This issue relates to a claim by community employment supervisors and assistant supervisors who have been seeking, through their union representatives, the allocation of Exchequer funding to implement a 2008 Labour Court recommendation relating to the provision of a pension scheme.
The matter was the subject of extensive discussion at the Community Sector High Level Forum which was reconvened to examine certain issues pertaining to the Community Employment sector and in particular to ensure that the matter was fully examined having regard to both costs and precedent in the context of the wider Community and Voluntary sector. These discussions provided a clear understanding to each of the parties of their respective positions in relation to this matter and the formal engagement process between the parties was accordingly concluded on this basis. The membership of this Forum includes public service management and union representatives.
It will be appreciated that the implications arising from this claim extend well beyond the CE Supervisors and Assistant Supervisors cadre and impact across the entire Community and Voluntary sector. It is accordingly appropriate that the wider sector implications should be fully taken into account in considering the cost implications arising from this issue.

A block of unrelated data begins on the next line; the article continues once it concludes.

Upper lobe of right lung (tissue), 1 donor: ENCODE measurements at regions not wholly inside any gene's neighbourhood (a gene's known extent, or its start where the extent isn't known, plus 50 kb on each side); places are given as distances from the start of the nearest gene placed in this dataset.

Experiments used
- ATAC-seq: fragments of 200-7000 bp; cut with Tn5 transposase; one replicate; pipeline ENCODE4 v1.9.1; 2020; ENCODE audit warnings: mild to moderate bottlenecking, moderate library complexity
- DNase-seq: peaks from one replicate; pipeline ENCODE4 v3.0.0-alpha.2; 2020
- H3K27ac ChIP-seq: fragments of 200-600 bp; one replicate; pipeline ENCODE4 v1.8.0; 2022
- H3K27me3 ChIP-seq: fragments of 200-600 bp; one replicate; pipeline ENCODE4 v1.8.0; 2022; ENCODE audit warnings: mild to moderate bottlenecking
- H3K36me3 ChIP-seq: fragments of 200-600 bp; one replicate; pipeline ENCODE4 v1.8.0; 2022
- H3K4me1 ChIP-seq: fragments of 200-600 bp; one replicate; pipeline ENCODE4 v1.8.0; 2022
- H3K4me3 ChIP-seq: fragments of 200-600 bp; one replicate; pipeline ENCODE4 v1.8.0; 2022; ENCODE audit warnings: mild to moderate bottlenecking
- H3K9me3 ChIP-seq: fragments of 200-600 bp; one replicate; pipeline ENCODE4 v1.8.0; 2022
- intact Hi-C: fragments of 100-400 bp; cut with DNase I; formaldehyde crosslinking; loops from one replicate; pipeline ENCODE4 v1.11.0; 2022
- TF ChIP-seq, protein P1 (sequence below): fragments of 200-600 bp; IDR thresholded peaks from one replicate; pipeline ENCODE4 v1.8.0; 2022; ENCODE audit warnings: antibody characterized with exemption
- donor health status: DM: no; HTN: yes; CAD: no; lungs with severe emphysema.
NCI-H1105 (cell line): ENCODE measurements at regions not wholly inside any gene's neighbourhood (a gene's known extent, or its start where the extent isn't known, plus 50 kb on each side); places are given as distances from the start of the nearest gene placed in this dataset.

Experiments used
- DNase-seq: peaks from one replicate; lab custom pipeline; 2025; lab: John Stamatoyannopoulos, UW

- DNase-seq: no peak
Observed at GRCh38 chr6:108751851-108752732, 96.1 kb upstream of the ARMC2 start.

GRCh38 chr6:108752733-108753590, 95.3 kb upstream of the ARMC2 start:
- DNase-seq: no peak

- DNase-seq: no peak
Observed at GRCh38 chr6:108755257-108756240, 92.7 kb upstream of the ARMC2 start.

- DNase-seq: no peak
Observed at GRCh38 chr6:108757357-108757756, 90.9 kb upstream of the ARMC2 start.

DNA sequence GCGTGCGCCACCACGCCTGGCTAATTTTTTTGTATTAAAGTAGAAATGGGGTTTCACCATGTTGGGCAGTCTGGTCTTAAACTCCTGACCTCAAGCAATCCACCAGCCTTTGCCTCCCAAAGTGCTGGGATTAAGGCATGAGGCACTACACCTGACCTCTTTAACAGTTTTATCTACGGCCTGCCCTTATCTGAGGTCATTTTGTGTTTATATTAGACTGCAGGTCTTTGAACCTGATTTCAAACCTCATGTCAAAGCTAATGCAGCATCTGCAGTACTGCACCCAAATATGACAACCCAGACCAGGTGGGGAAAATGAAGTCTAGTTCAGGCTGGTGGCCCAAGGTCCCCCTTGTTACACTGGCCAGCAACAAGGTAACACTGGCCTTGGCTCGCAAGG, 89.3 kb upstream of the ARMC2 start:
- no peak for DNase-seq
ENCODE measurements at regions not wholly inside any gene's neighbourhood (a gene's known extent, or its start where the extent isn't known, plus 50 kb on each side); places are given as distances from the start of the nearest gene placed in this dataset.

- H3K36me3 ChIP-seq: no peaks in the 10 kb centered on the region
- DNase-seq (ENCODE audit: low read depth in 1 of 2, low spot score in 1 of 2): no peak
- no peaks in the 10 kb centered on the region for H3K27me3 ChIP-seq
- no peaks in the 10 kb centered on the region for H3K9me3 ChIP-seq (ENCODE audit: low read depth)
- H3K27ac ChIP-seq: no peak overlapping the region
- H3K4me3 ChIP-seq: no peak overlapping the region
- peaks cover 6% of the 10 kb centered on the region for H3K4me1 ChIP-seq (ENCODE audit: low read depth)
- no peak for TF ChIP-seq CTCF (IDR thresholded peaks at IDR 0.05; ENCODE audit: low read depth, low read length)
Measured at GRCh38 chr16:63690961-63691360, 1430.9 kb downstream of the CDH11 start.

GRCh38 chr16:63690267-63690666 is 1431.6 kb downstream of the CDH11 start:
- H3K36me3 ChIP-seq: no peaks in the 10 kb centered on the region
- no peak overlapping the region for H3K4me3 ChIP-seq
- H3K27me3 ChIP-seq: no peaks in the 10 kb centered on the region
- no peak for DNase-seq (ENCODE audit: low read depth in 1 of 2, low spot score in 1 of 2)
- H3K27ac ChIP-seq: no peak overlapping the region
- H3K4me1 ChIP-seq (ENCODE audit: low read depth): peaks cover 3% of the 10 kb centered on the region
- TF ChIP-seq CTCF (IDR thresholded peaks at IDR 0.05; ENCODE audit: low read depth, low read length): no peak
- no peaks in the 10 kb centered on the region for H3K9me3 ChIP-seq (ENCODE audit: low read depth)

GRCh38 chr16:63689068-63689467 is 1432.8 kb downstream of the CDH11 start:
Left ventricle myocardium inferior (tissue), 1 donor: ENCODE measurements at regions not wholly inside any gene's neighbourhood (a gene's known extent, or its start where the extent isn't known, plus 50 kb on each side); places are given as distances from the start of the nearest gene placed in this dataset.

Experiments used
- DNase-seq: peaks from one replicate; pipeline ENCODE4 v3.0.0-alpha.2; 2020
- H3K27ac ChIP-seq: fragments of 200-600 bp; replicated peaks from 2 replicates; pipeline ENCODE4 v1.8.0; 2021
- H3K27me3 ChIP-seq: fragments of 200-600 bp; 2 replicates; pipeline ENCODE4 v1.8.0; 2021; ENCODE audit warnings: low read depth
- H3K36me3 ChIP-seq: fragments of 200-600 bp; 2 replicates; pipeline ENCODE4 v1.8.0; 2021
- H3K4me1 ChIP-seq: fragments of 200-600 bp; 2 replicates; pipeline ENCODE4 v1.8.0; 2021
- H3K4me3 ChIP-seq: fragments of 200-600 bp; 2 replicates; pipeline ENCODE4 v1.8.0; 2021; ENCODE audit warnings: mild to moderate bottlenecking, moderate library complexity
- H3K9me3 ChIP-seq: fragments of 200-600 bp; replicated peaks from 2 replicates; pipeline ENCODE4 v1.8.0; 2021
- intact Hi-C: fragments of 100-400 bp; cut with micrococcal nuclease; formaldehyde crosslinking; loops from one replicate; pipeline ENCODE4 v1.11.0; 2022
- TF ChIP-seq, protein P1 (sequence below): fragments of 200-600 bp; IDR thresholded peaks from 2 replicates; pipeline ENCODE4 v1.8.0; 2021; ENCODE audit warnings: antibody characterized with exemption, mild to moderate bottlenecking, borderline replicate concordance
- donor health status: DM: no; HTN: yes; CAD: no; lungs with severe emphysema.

Taking this important consideration into account it is accordingly the position that a detailed scoping exercise was carried out by my Department in 2017 in order to comprehensively examine and assess the full potential implications of the issues involved.
The scoping exercise clearly illustrated that this matter presents very significant issues for the Exchequer, with a potential cost exposure for the State of between €188 million per annum and €347m depending on the size of the sector which is difficult to ascertain, were consequential demands to be made to fund employer pension contributions for all similar State funded Community and Voluntary organisations whose employees are in a similar position to the Community Employment scheme supervisors. This excludes any provision for immediate ex-gratia lump sum payment of pension for those imminently retiring, as sought, which could, depending on the size of the sector, give rise to a further Exchequer cost exposure of up to €318 million.
To fund an employer pension contribution for CE Supervisors and Assistant Supervisors alone would cost the State an estimated €6m per annum, excluding any provision for immediate ex-gratia lump sum payments, estimated at a further €19.2m before administration/implementation costs.
While CE supervisors and assistant supervisors represent only a very small part of the wider community and voluntary sector, any explicit provision of State funding for such a scheme in respect of those employees would inevitably give rise to claims for similar schemes and funding provision on the part of those many thousands of workers in the broader sector. My Department has to have regard to the full potential Exchequer exposure associated with setting such a precedent.
It continues to be the position that state organisations are not the employer of the particular employees concerned and accordingly it is not for the State to provide funding for occupational pension scheme provision.